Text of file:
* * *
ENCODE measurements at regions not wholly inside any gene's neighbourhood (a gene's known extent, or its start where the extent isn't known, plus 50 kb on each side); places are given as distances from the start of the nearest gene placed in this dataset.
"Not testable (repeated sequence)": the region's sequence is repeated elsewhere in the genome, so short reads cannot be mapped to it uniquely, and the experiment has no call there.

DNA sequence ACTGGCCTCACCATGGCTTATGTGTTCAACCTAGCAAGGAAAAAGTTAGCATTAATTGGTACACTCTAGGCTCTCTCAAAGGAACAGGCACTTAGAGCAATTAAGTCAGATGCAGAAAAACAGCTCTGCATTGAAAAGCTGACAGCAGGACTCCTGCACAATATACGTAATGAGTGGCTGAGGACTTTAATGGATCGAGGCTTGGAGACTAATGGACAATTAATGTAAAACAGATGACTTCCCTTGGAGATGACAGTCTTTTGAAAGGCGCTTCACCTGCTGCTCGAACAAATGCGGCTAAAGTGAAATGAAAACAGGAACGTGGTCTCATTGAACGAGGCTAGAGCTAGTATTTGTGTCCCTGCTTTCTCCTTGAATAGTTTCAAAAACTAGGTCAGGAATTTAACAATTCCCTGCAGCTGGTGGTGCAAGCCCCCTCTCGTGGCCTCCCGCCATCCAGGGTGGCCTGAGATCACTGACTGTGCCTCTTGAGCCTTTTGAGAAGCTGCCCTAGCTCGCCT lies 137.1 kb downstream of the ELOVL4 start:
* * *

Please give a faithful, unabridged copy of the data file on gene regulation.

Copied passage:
ENCODE measurements at regions not wholly inside any gene's neighbourhood (a gene's known extent, or its start where the extent isn't known, plus 50 kb on each side); places are given as distances from the start of the nearest gene placed in this dataset.
"Not testable (repeated sequence)": the region's sequence is repeated elsewhere in the genome, so short reads cannot be mapped to it uniquely, and the experiment has no call there.

DNA sequence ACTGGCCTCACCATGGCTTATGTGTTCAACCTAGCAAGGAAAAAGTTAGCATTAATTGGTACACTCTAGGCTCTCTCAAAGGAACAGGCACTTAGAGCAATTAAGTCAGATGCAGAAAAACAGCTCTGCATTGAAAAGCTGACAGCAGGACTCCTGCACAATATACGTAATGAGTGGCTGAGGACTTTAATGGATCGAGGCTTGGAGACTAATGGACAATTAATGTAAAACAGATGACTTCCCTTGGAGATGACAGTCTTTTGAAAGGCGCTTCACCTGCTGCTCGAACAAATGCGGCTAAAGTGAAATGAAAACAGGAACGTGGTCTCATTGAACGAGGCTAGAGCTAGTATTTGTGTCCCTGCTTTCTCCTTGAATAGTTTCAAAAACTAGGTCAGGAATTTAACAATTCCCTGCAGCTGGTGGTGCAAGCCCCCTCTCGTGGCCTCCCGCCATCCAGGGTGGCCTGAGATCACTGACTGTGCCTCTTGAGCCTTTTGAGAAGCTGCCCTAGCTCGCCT lies 137.1 kb downstream of the ELOVL4 start: